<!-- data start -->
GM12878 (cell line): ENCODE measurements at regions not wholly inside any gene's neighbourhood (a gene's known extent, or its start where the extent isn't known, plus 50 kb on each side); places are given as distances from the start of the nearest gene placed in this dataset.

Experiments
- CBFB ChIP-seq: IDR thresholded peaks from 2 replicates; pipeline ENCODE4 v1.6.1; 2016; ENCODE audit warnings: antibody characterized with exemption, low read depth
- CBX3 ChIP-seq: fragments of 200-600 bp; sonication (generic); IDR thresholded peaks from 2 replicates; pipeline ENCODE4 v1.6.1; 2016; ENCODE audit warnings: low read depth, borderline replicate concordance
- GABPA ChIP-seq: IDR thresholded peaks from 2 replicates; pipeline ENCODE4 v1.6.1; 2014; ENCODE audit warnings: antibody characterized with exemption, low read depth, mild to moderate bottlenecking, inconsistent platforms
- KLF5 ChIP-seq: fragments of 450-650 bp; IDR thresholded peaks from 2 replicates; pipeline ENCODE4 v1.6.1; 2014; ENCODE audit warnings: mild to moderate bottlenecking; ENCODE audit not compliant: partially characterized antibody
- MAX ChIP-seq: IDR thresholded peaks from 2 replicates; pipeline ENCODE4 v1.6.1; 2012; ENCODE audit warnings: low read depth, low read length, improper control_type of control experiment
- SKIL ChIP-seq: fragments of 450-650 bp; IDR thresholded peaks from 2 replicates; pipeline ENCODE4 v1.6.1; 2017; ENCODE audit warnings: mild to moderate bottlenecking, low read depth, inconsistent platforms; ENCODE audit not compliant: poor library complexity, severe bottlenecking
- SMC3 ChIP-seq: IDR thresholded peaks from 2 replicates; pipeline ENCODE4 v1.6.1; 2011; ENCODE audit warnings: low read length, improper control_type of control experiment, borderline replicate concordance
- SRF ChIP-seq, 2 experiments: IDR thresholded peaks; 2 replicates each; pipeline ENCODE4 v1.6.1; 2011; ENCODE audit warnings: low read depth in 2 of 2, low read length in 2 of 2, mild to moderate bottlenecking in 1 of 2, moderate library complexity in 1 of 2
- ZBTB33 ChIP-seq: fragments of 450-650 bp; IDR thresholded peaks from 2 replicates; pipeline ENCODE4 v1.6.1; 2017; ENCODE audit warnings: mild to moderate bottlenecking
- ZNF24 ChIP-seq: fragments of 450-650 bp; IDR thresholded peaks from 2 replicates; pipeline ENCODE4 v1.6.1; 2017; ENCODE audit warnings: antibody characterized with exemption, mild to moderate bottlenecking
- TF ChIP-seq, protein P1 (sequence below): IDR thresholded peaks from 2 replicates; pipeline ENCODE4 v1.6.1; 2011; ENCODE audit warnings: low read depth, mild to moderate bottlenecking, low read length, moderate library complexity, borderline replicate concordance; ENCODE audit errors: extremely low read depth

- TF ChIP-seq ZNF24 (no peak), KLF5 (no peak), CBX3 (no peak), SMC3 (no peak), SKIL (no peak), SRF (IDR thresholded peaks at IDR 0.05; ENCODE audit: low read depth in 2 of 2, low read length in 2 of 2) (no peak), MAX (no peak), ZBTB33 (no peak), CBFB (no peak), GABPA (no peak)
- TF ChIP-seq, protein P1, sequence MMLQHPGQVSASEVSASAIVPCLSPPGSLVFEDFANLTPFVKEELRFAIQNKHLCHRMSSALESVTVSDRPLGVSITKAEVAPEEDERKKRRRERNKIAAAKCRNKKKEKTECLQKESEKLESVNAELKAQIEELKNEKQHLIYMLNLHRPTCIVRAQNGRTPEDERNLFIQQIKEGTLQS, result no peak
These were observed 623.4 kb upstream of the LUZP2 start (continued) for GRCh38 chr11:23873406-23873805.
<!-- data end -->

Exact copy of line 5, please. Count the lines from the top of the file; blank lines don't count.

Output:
- GABPA ChIP-seq: IDR thresholded peaks from 2 replicates; pipeline ENCODE4 v1.6.1; 2014; ENCODE audit warnings: antibody characterized with exemption, low read depth, mild to moderate bottlenecking, inconsistent platforms